But there was no time to think, some scary-looking graphs and complex tables were being pushed my way. I was asked to work out the percentage of people who had had cancer treatment and were cured. I looked around, but there was no calculator. I can still remember those dreaded numbers: 135/292. Most of you are probably thinking that that’s easy, but the pressure, panic and my irrational fear of maths made it otherwise. After the lady had stared down at me for what was, in reality, only a few seconds but for what seemed, in my head, like a decade, I said “Around 45%?”. Phew, I’d got it.

After a few more questions which I managed to survive, the complex-looking graph was pushed towards me. A calculation resulted in 0.1 of a person getting cancer ... I knew I had made an error, so I tried again. Again, 0.1. I explained why I was taking so long and picked up the pencil for another shot but - “I think we’ll leave it there”. Again, the dreaded “I think we’ll leave it there”.

The next stations consisted of a role-play testing communication and persuasion skills. Shockingly, the interviewers actually introduced themselves and seemed happy to talk to me!

Feeling enthused I entered the last station, held out my hand and said brightly “Hello, I’m Carla”. The interviewer just snapped “Candidate number?!”. He proceeded to ask me some questions on my opinions and coping mechanisms. He did not smile, nod or make a noise. I’m not sure if he even blinked. I continued to waffle on… Was he even conscious? My words were sounding more and more ridiculous but then - a sign of life! - he raised a hand to shut me up. He asked me a question about a confidentiality situation but no matter what I said, all he replied was “And what if that couldn’t happen?”.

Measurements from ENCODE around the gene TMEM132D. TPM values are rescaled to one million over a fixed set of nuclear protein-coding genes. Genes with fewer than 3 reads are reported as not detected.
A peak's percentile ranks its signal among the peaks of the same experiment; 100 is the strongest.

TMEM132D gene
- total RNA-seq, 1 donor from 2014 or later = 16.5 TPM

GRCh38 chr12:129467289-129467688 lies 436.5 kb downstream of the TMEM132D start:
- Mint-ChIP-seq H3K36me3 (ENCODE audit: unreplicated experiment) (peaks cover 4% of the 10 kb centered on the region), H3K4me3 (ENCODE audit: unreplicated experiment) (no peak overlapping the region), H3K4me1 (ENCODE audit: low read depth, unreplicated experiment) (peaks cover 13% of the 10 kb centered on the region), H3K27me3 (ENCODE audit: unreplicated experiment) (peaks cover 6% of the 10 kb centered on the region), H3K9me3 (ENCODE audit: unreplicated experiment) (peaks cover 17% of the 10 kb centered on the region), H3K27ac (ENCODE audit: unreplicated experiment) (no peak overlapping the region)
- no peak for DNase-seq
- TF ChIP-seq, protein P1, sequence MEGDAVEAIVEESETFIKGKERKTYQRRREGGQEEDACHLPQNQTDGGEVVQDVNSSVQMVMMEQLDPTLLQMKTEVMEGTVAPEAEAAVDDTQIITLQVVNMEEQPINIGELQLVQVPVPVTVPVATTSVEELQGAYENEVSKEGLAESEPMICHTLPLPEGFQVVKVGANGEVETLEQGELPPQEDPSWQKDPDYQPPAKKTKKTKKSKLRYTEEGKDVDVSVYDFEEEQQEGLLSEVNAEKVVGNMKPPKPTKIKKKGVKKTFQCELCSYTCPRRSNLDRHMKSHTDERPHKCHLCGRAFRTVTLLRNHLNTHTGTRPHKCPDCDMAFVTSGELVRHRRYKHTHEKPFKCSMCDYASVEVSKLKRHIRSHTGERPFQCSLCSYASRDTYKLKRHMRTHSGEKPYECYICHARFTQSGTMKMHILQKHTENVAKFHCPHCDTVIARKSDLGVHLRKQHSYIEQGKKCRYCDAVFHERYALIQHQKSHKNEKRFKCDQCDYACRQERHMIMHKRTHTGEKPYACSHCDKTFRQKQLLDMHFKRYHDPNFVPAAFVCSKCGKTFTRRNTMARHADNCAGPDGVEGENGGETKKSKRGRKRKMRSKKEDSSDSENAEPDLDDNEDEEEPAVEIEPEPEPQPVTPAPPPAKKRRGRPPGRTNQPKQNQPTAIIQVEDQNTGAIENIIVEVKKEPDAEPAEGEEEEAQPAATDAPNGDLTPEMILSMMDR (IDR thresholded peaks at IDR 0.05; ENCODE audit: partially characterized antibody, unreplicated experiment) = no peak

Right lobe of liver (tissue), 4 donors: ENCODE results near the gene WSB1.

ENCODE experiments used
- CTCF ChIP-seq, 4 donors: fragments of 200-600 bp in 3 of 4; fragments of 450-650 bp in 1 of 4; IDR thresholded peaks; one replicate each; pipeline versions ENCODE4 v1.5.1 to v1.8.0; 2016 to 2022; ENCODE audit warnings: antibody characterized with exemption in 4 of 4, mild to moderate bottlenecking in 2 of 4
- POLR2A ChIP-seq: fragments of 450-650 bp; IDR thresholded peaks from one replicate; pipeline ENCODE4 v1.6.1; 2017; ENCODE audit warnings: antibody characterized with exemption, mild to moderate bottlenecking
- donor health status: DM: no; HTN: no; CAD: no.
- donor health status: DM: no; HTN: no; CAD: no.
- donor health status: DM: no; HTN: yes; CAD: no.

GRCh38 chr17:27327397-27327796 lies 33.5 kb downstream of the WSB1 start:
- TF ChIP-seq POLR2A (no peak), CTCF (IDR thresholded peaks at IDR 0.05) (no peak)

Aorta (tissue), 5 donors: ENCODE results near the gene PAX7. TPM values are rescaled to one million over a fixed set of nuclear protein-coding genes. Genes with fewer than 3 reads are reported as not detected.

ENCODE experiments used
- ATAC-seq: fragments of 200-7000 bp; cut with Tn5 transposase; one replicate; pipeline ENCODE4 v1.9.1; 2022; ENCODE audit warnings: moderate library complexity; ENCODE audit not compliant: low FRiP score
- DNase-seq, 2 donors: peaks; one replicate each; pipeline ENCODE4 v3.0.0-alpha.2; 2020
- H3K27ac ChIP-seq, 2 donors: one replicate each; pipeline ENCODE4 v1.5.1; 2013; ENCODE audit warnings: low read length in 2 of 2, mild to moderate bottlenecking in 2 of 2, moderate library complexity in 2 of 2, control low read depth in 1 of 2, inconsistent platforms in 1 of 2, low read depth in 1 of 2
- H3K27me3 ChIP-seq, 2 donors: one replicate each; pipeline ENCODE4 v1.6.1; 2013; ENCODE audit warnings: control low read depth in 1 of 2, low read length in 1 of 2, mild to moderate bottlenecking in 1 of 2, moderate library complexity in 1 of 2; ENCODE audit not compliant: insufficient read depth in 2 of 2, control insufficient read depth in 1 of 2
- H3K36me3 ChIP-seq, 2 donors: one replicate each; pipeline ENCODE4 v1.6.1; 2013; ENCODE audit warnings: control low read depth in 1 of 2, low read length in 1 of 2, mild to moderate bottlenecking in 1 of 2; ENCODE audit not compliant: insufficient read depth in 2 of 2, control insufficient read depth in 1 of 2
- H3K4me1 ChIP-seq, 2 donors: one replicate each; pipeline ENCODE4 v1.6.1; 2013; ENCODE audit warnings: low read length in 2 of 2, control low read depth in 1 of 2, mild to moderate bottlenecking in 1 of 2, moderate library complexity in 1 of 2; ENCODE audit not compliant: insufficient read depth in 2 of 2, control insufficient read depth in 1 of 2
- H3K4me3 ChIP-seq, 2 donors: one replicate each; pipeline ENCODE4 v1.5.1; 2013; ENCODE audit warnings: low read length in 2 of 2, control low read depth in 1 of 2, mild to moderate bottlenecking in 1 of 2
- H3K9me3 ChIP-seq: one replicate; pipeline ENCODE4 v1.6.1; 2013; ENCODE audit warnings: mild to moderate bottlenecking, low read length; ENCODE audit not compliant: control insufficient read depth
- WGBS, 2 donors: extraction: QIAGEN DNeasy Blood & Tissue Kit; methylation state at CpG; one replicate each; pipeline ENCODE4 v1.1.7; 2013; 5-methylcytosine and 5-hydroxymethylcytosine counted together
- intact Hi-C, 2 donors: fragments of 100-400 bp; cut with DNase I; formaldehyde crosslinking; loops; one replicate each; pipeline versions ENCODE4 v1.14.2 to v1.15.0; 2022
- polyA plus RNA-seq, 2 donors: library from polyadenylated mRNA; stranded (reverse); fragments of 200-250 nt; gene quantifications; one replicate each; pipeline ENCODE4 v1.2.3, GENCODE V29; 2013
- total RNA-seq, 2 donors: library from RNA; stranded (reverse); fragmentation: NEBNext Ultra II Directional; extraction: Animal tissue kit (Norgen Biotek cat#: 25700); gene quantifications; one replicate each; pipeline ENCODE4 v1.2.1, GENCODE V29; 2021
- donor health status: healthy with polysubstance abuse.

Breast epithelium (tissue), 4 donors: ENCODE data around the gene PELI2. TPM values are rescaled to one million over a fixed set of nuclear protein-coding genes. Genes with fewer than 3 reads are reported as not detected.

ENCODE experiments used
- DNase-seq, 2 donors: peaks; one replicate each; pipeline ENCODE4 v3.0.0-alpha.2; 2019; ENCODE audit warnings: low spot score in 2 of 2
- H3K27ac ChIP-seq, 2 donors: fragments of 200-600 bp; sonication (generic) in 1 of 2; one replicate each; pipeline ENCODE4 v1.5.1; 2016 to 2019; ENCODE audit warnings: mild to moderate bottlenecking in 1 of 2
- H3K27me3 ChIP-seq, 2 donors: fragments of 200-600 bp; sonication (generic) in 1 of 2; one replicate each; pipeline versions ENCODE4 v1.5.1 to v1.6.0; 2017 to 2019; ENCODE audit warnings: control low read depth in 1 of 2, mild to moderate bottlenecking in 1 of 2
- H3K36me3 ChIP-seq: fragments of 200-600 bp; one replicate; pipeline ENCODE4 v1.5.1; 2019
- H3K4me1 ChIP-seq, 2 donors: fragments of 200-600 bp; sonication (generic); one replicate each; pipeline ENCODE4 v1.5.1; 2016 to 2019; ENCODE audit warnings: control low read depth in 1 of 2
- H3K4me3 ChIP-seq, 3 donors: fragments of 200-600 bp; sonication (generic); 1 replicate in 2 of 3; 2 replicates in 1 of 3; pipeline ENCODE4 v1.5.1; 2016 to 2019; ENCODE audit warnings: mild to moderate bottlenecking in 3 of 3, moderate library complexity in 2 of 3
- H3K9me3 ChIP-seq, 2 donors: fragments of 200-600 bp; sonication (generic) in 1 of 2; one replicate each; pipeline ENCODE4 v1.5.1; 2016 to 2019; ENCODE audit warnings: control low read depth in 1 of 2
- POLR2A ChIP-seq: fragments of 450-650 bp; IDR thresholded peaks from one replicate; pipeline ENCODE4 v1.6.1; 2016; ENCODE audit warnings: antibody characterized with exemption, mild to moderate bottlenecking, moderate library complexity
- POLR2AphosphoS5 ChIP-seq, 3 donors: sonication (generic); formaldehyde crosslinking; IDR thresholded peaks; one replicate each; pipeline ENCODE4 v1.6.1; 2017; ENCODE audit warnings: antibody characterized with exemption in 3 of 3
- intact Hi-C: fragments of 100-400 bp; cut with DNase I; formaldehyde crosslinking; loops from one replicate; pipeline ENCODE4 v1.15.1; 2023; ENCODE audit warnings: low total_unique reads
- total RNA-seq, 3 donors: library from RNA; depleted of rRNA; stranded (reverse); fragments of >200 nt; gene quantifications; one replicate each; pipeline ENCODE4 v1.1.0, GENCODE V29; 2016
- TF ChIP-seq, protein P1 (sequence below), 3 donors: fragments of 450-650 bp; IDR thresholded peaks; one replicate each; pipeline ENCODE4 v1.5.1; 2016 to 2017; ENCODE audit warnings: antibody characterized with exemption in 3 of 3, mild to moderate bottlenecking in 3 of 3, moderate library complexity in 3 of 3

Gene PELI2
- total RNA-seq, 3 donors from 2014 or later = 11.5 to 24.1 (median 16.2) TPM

Trying hard not to scream and with my hopes of getting in crashing around my feet, the whistle finally blew. I stood up, acting like it was a shame that our conversation had been cut short, and thanked him whilst looking down to see if he had offered his hand to shake. It was firmly on the table and his disconcertingly blank stare had returned. Right, (remembering my interview training), I wouldn’t offer my hand to shake then. I turned and took two steps away. But as if the situation had not already been full of enough awkwardness to last a life time, he raised his hand. So I made a U-turn, smiling sheepishly shook his hand, and at last headed out. What a relief.

After crying into a large McDonald’s all the way home, (yes, I know that’s a sign of a weak character), I came to the conclusion that the next interview could be just as awkward and soul-crushing as this one, but positively thinking it couldn’t get any worse. So I might as well give it a shot but start mentally planning my gap year in the meantime.